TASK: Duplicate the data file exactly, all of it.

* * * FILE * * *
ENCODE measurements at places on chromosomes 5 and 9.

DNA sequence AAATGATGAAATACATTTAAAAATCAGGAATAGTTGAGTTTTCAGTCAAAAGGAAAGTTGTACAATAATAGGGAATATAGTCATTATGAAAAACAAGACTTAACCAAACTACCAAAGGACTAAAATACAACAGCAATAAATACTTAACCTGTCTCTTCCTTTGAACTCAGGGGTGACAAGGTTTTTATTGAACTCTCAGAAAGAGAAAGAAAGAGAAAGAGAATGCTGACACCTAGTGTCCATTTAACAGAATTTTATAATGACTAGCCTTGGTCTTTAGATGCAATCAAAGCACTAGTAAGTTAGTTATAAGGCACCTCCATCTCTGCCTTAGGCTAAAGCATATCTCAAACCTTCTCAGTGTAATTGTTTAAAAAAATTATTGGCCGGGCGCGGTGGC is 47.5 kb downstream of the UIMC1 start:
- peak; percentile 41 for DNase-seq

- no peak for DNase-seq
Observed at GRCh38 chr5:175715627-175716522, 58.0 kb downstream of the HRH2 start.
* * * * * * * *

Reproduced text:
ENCODE measurements at places on chromosomes 5 and 9.

DNA sequence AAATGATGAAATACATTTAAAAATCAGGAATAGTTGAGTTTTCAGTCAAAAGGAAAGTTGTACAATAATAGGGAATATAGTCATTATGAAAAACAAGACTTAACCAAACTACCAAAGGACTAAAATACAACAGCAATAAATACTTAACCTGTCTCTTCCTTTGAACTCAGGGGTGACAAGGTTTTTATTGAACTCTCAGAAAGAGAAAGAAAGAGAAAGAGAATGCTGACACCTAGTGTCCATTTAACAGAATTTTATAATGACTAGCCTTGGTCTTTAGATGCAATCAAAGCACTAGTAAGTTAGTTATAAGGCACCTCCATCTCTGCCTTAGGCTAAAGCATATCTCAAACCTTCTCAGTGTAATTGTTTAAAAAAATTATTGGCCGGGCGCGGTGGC is 47.5 kb downstream of the UIMC1 start:
- peak; percentile 41 for DNase-seq

- no peak for DNase-seq
Observed at GRCh38 chr5:175715627-175716522, 58.0 kb downstream of the HRH2 start.